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  • T: Relics
  • A: TNG
  • N: 6x04
  • P: 40276-230
  • C: 237
  • D: 12
  • M: October
  • Y: 1992
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Five ships named Enterprise[]

The main page says it is an error that the Enterprise computers has said there are 5 ships named Enterprise. But this error may not be an error at all. If my memory serves me didn't the computer say there are 5 Federation ships named Enterprise? If it did then not even Enterprise conflicts (As much as I hate to admit the lack of conflict with Enterprise), if it didn't say Federation ships, then it is an error, but a foot note should be added to state that if it was only counting Federation ships it was not in error. I also don't like the structure of that part of the page, it should be separated into two points, maybe under the heading of conflicts. --TOSrules 02:28, 6 May 2005 (UTC)

Agreed, I believe the actual computer dialogue states that "there have been five Federation ships with that name," similar to "Remember Me"'s line that the 1701-D is the "fifth starship to bear the name USS Enterprise." -- SmokeDetector47 // talk 02:32, 6 May 2005 (UTC)

In the Enterprise episode Regeneration, we learn that not only is the crew of the Enterprise E completely incompetent in collecting future technology to avoid polluting the time line, but before Cochrane left Earth, he blabbed about what happened in First Contact.

Maybe the NX-01 being named Enterprise was a result of First Contact, Cochrane named the ship after the Enterprise E. Effect before cause.– Neotechni 08:24, June 22, 2010 (UTC)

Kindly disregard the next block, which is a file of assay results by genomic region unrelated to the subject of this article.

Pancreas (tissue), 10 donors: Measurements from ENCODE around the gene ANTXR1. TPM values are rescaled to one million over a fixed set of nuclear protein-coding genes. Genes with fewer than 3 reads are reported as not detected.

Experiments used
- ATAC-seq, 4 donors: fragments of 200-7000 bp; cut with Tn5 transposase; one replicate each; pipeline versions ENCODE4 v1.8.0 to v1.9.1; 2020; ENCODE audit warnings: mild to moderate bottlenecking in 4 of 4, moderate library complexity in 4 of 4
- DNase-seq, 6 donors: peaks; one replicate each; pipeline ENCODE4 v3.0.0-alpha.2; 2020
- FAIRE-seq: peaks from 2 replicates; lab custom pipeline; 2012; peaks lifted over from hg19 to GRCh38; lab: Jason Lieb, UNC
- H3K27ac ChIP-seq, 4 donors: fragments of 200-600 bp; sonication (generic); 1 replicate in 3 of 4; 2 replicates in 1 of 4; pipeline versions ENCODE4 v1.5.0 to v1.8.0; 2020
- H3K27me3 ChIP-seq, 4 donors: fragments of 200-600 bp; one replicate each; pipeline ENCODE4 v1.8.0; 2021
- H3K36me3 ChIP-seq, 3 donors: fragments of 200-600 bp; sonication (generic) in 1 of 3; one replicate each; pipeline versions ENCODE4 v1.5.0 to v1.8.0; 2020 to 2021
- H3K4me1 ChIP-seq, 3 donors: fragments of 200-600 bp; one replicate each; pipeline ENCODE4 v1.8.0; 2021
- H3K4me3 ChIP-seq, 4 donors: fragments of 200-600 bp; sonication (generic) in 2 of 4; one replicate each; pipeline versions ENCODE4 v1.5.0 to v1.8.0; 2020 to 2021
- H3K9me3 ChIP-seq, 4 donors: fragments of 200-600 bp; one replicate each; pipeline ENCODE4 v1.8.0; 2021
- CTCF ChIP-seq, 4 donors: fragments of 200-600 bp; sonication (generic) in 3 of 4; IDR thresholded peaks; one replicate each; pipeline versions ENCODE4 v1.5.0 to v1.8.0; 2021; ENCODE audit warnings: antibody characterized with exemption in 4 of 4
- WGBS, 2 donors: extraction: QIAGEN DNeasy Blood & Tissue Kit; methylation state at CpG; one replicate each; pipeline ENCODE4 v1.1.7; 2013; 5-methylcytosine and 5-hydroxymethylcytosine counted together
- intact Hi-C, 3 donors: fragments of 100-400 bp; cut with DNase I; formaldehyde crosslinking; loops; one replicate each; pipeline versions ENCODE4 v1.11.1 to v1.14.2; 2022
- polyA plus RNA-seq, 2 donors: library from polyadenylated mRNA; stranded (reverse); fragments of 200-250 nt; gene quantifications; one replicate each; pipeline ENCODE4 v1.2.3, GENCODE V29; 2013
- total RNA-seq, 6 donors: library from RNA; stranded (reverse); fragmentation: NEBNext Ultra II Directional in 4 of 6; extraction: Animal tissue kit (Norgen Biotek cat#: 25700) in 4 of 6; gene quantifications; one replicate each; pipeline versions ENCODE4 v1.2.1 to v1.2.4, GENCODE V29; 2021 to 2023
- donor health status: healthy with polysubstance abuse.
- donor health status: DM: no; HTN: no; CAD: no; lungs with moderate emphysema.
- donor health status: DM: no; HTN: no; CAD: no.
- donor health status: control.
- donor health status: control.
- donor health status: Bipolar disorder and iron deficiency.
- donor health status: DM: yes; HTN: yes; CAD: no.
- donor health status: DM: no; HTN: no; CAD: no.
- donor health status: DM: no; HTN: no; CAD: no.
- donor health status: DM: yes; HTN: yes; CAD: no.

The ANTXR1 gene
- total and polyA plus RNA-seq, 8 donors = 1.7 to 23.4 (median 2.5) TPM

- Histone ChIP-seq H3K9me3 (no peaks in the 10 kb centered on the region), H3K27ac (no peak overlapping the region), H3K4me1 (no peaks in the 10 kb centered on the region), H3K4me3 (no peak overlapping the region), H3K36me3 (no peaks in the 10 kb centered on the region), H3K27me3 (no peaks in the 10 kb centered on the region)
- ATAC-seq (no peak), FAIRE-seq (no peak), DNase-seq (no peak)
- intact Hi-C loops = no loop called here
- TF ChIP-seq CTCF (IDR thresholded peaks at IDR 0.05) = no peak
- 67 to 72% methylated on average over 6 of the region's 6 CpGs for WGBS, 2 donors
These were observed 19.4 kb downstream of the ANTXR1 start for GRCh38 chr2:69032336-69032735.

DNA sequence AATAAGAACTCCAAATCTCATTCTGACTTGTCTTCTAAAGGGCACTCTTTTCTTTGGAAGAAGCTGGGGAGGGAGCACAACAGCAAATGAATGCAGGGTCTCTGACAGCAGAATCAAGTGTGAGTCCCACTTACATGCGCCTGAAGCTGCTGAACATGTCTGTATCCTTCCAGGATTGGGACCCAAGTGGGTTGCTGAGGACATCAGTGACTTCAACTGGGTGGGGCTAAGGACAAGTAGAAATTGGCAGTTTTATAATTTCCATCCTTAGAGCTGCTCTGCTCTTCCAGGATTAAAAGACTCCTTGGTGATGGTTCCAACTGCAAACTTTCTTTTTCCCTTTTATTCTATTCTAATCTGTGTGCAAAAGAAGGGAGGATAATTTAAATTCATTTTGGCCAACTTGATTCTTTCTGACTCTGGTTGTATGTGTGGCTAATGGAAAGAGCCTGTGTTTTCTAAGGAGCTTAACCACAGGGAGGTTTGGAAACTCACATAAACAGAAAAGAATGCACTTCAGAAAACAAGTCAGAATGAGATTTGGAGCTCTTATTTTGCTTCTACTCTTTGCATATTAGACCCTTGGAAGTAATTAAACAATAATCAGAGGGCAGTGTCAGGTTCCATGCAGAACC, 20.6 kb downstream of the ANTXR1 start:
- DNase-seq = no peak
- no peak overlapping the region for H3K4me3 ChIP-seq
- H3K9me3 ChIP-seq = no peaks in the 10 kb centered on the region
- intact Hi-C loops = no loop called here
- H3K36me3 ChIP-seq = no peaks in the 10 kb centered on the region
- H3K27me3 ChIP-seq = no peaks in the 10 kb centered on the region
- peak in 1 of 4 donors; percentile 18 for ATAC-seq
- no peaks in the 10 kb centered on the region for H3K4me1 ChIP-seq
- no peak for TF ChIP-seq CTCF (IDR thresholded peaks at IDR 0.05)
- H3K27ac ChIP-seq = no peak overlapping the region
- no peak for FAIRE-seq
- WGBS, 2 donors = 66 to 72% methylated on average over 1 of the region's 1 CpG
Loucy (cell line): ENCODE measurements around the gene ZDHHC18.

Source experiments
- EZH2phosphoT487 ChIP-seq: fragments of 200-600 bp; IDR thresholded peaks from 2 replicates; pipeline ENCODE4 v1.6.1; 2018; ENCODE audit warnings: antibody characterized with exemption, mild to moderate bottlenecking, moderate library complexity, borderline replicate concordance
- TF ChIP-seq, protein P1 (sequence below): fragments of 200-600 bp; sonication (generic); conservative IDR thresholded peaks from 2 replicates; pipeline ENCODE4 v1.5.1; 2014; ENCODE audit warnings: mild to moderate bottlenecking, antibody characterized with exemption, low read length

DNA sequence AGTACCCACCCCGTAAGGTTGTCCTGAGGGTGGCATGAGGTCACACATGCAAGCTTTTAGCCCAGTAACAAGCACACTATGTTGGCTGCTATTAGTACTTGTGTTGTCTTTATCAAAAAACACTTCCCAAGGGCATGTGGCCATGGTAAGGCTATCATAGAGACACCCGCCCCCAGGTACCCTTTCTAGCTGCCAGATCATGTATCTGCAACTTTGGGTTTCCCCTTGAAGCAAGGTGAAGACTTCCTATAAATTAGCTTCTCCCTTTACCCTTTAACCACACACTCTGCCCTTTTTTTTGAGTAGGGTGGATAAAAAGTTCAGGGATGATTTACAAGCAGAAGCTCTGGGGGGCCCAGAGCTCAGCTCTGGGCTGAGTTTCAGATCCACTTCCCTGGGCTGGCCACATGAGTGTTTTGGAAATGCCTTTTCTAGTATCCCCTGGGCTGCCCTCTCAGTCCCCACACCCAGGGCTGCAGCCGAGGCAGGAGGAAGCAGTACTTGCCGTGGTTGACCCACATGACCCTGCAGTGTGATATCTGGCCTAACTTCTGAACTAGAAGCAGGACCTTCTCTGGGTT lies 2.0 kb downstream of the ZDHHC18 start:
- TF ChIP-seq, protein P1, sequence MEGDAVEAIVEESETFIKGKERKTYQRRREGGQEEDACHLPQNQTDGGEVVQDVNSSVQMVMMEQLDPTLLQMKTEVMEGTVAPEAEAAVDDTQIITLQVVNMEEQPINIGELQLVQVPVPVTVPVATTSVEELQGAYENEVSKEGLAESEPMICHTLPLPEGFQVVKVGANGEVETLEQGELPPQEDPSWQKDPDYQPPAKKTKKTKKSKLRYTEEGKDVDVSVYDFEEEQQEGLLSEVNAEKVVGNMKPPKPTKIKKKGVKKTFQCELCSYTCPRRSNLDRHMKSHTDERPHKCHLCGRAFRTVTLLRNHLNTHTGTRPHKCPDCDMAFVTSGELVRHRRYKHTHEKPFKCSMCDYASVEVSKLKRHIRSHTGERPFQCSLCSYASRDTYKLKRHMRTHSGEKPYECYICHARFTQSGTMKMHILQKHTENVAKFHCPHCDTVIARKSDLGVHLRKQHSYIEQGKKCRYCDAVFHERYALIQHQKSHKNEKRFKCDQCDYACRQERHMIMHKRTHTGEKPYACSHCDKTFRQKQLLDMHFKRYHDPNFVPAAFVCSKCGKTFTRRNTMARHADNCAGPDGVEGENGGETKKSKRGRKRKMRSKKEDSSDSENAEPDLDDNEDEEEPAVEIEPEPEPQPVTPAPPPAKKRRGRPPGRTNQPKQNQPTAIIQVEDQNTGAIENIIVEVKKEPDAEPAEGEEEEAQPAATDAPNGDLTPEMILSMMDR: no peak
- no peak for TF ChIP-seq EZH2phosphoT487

Well, it wouldn't have been Cochrane naming the ship as he was gone for decades already I do believe. But you're right about the Enterprise crew not making sure all the pieces of the Borg ship were gone. That is pretty odd. And as I recall, although Cochrane blabbed about the Borg, no one believed him and he eventually retracted his statements. But I can imagine Temporal Investigations being all over Picard and crew for revealing the future as much as they did, not to mention the participating in the historical event. leandar 14:35, July 27, 2010 (UTC)

Rewatch the first ep of Enterprise, Cochrane was present– 18:03, August 14, 2010 (UTC) he wasn't. That was a recording.--31dot 18:06, August 14, 2010 (UTC)


Can I ask who tidied up some of the story for this article? I really appreciate it - the changes make it read better now. --Scimitar 14:30, 12 Apr 2005 (EDT)

It was Defiant. He's great with episode summaries. -- Rebelstrike2005 14:33, 12 Apr 2005 (EDT)


I should note that Scotty was correct in observing how replicated "Scotch" is not actual Scotch. The genuine article by definition is always distilled in Scotland. Quotation marks qualifying the word "real" in this article, as pertaining to Scotch, imply otherwise. --Fenian 10:35, 2 Oct 2005 (UTC)

Featured Article Votes (April 17th, 2005)[]

  • "Relics" -- self-nomination, I know that I wrote the bulk of this article but I think that it deserves some recognition. It covers pretty much all of the points from the episode and has some good background information with pictures fitting the episode. --Scimitar 20:09, 10 Apr 2005 (EDT)
    • Support. The inclusion of a link to the actual theory behind the Dyson Sphere, and various inconsistancies pointed out make this article better than others. zsingaya 11:20, 11 Apr 2005 (EDT)
    • Support. Good background information, nitpicks and quotes. --Defiant | Talk 03:01, 12 Apr 2005 (EDT)
    • Support. --Gvsualan 19:18, 17 Apr 2005 (UTC)

Possible Inconsistency[]

Is it my imagination, or were La Forge and Scott beamed off the second ship while it's shields were raised, and holding the doors open? --WanderingHermit 21:01, 27 Jul 2006 (UTC)

Your right, but it may not be an inconsistancy. In Voyager, beaming thru shields seems quite common. Combine that with the fact the the Jenolan was a 75 year old ship, its shield technology may have been primitive enough for 24th century transporters to beam thru. --OuroborosCobra talk 21:05, 27 July 2006 (UTC)